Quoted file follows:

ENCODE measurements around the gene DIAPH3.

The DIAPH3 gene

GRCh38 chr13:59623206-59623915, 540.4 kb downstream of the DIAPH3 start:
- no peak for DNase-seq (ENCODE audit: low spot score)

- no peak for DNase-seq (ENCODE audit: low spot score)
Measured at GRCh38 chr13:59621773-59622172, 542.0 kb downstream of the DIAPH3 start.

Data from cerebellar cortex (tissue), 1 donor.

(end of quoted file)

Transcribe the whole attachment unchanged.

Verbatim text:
ENCODE measurements around the gene DIAPH3.

The DIAPH3 gene

GRCh38 chr13:59623206-59623915, 540.4 kb downstream of the DIAPH3 start:
- no peak for DNase-seq (ENCODE audit: low spot score)

- no peak for DNase-seq (ENCODE audit: low spot score)
Measured at GRCh38 chr13:59621773-59622172, 542.0 kb downstream of the DIAPH3 start.

Data from cerebellar cortex (tissue), 1 donor.